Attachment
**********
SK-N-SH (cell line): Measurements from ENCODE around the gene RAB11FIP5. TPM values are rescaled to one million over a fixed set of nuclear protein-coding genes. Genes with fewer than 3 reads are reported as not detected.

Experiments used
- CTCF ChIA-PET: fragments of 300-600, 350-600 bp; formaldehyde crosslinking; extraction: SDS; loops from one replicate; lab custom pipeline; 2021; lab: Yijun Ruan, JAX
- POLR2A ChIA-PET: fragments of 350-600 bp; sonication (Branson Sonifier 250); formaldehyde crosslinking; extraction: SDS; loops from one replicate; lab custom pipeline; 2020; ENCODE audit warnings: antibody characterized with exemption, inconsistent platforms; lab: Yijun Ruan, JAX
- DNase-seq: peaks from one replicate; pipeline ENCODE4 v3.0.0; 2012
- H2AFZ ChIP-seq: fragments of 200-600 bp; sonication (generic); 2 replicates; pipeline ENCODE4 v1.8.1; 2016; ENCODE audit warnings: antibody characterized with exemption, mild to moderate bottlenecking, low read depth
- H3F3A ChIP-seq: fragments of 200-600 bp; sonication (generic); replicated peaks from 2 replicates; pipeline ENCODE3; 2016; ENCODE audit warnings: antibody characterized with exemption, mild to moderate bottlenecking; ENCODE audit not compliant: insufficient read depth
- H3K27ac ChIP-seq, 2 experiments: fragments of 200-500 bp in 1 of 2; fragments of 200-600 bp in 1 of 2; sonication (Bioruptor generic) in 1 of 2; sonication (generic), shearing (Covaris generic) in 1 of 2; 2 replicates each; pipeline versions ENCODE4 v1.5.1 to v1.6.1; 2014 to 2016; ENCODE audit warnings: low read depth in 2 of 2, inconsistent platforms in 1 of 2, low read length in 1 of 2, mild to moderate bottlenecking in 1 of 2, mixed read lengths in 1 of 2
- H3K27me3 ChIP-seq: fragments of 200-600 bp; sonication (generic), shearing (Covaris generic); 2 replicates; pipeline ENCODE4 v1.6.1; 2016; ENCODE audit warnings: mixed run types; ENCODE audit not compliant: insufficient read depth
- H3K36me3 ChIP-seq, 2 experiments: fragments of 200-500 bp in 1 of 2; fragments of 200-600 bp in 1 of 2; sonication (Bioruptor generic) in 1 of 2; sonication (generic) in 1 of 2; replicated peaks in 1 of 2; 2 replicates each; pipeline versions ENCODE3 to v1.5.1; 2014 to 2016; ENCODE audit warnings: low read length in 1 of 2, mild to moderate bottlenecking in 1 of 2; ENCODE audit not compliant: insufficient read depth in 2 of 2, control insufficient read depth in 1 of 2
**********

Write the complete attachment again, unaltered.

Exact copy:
SK-N-SH (cell line): Measurements from ENCODE around the gene RAB11FIP5. TPM values are rescaled to one million over a fixed set of nuclear protein-coding genes. Genes with fewer than 3 reads are reported as not detected.

Experiments used
- CTCF ChIA-PET: fragments of 300-600, 350-600 bp; formaldehyde crosslinking; extraction: SDS; loops from one replicate; lab custom pipeline; 2021; lab: Yijun Ruan, JAX
- POLR2A ChIA-PET: fragments of 350-600 bp; sonication (Branson Sonifier 250); formaldehyde crosslinking; extraction: SDS; loops from one replicate; lab custom pipeline; 2020; ENCODE audit warnings: antibody characterized with exemption, inconsistent platforms; lab: Yijun Ruan, JAX
- DNase-seq: peaks from one replicate; pipeline ENCODE4 v3.0.0; 2012
- H2AFZ ChIP-seq: fragments of 200-600 bp; sonication (generic); 2 replicates; pipeline ENCODE4 v1.8.1; 2016; ENCODE audit warnings: antibody characterized with exemption, mild to moderate bottlenecking, low read depth
- H3F3A ChIP-seq: fragments of 200-600 bp; sonication (generic); replicated peaks from 2 replicates; pipeline ENCODE3; 2016; ENCODE audit warnings: antibody characterized with exemption, mild to moderate bottlenecking; ENCODE audit not compliant: insufficient read depth
- H3K27ac ChIP-seq, 2 experiments: fragments of 200-500 bp in 1 of 2; fragments of 200-600 bp in 1 of 2; sonication (Bioruptor generic) in 1 of 2; sonication (generic), shearing (Covaris generic) in 1 of 2; 2 replicates each; pipeline versions ENCODE4 v1.5.1 to v1.6.1; 2014 to 2016; ENCODE audit warnings: low read depth in 2 of 2, inconsistent platforms in 1 of 2, low read length in 1 of 2, mild to moderate bottlenecking in 1 of 2, mixed read lengths in 1 of 2
- H3K27me3 ChIP-seq: fragments of 200-600 bp; sonication (generic), shearing (Covaris generic); 2 replicates; pipeline ENCODE4 v1.6.1; 2016; ENCODE audit warnings: mixed run types; ENCODE audit not compliant: insufficient read depth
- H3K36me3 ChIP-seq, 2 experiments: fragments of 200-500 bp in 1 of 2; fragments of 200-600 bp in 1 of 2; sonication (Bioruptor generic) in 1 of 2; sonication (generic) in 1 of 2; replicated peaks in 1 of 2; 2 replicates each; pipeline versions ENCODE3 to v1.5.1; 2014 to 2016; ENCODE audit warnings: low read length in 1 of 2, mild to moderate bottlenecking in 1 of 2; ENCODE audit not compliant: insufficient read depth in 2 of 2, control insufficient read depth in 1 of 2